Dear readers, I present, Alaari, one of the classic cloths made into “clothes [that] wear to shreds”, to borrow Ulli Beier’s description of Yoruba’s classic clothes in “Cloth only wears to shreds:  Yoruba textiles & photographs”  from Amherst College’s Mead Art Museum.  Hopefully, the clothes here will not only outlive the owners but will be passed on from one generation to the next till they become shreds in the tradition of our ancestors.  Here is a paragraph from “Letters to my niece”, The Nation on Sunday, February 15, 2009 which was reproduced on this Blog back in May.

“A personal note about the “immortality” of Yoruba cloths and clothes: I inherited an iborun & gele from the estate of my mother-in-law who died in 1982.  I’ve now used the set as upholstery fabrics.  Parts of the gele were in tatters and after being repeatedly told at occasions – as if I did not know –  that my gele was “torn”, I woke up one day and decided to cover an old harvest bench, including two small cushions with what could be salvaged from the two pieces.  “Timi the Law” (Late Rotimi Williams) who wore his shredded-by-age lawyer’s gown to courts till he died had points to prove; I did not!

One of my four kids, though, is already penned down as the next owner of Mama Osogbo’s old aso oke.”  It’s shown in another posting on Yoruba aso oke.

And for non-formal occasions but to complete men’s outfits, many go for one of the classics, and here’s a very good example because it’s proper and the fila – cap – sits correctly!

Governor Fashola of Lagos wearing fila alaariClassic Alaari on Lagos State governor, Alhaji Fashola


September 15, 2011

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6 Comments on “Yoruba Classic Aso Oke [3 of 3]: Alaari – Tola Adenle”

  1. Idera Says:

    Like wat adefolake says, no awotele. How many pack cn it make only agbada alone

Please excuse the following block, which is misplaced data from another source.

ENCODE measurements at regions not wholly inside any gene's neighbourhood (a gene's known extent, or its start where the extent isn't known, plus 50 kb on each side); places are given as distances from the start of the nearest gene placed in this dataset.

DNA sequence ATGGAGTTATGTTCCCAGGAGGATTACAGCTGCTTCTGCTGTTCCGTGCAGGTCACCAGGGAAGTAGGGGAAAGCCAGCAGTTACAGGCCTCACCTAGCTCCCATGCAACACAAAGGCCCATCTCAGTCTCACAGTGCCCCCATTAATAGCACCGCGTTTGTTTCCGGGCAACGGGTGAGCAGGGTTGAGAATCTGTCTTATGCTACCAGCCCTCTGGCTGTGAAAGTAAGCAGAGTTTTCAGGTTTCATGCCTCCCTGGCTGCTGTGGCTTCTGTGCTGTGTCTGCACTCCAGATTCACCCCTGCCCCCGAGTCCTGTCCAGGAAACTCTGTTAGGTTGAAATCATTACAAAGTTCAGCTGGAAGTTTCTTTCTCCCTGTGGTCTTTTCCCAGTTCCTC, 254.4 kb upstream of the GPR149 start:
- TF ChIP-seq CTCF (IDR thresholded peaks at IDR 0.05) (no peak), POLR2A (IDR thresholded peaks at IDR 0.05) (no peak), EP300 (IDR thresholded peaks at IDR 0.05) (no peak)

• emotan77 Says:

      Dear Ms. Ìdẹ̀rá,

      Thanks for stopping by.

      I think 4 packs would be enough but as mentioned on the blog and in my YORUBA ASO OKE: A Tapestry of color …, I’d suggest you still ask the sellers who are very knowledgeable in such matters because the woven strips are very varied in widths and in the markets, retailers generally cut into package units that have reduced lengths for the strips these days because of strips. For the widths, some are woven in 6″-strips while some may be up to 8″ wide. Yoruba TRADITIONAL tailors are also very knowledgeable in required quantities for various styles, either with or without Àwọ̀tẹ́lẹ̀.

      If you are buying at either of the two Òjés, the sellers’ suggestion are usually reliable but if you are making a trip to Isẹyin, the weavers would still be your best counsellor; you’ll buy less TOTAL length because they just weave in single very long pieces which traders cut up for maximum profit.

      Hope this is of some help. The two Oje-Ibadan market days left for 2016 are next Sunday – 4th, and Tuesday, 20th.

      Best wishes,



  2. Adefolake Says:

    I was browsing through your website and I realize you know a lot about Aso Oke and I will appreciate it if you can assist me with this question. How many pieces of Aso Oke will make a big agbada ? Thank you for your assistance in this matter.



    • emotan77 Says:

      Dear Folake,

      Thanks for visiting my blog.
      Please let me know if what you need is the big agbada with no pants/trousers and no awotele, underwear or the complete and I will let you know the number of pieces or packs you should purchase.